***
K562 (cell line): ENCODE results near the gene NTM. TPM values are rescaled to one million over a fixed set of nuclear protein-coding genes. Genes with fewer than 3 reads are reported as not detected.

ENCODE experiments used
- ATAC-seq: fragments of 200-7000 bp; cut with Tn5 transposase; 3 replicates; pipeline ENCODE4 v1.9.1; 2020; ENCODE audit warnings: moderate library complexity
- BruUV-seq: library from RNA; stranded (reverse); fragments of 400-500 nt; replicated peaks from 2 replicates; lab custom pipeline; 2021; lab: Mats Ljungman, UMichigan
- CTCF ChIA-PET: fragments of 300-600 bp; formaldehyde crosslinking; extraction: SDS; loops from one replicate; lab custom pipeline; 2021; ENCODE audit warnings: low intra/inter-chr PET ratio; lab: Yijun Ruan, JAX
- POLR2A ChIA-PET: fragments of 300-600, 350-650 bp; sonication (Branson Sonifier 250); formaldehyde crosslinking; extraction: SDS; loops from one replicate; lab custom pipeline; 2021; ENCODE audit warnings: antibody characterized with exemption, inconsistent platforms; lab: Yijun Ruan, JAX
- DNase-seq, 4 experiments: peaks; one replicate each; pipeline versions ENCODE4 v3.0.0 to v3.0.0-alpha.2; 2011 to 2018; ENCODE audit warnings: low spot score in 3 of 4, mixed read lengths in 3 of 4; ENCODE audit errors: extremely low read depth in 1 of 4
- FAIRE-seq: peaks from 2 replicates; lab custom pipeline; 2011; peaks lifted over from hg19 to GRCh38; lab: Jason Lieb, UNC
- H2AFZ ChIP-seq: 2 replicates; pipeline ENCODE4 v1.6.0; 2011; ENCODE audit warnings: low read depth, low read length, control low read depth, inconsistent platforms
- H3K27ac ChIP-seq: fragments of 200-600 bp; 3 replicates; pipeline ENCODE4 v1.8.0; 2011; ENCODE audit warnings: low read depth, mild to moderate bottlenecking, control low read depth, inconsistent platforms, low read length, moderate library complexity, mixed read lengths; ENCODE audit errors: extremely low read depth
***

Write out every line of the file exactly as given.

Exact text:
K562 (cell line): ENCODE results near the gene NTM. TPM values are rescaled to one million over a fixed set of nuclear protein-coding genes. Genes with fewer than 3 reads are reported as not detected.

ENCODE experiments used
- ATAC-seq: fragments of 200-7000 bp; cut with Tn5 transposase; 3 replicates; pipeline ENCODE4 v1.9.1; 2020; ENCODE audit warnings: moderate library complexity
- BruUV-seq: library from RNA; stranded (reverse); fragments of 400-500 nt; replicated peaks from 2 replicates; lab custom pipeline; 2021; lab: Mats Ljungman, UMichigan
- CTCF ChIA-PET: fragments of 300-600 bp; formaldehyde crosslinking; extraction: SDS; loops from one replicate; lab custom pipeline; 2021; ENCODE audit warnings: low intra/inter-chr PET ratio; lab: Yijun Ruan, JAX
- POLR2A ChIA-PET: fragments of 300-600, 350-650 bp; sonication (Branson Sonifier 250); formaldehyde crosslinking; extraction: SDS; loops from one replicate; lab custom pipeline; 2021; ENCODE audit warnings: antibody characterized with exemption, inconsistent platforms; lab: Yijun Ruan, JAX
- DNase-seq, 4 experiments: peaks; one replicate each; pipeline versions ENCODE4 v3.0.0 to v3.0.0-alpha.2; 2011 to 2018; ENCODE audit warnings: low spot score in 3 of 4, mixed read lengths in 3 of 4; ENCODE audit errors: extremely low read depth in 1 of 4
- FAIRE-seq: peaks from 2 replicates; lab custom pipeline; 2011; peaks lifted over from hg19 to GRCh38; lab: Jason Lieb, UNC
- H2AFZ ChIP-seq: 2 replicates; pipeline ENCODE4 v1.6.0; 2011; ENCODE audit warnings: low read depth, low read length, control low read depth, inconsistent platforms
- H3K27ac ChIP-seq: fragments of 200-600 bp; 3 replicates; pipeline ENCODE4 v1.8.0; 2011; ENCODE audit warnings: low read depth, mild to moderate bottlenecking, control low read depth, inconsistent platforms, low read length, moderate library complexity, mixed read lengths; ENCODE audit errors: extremely low read depth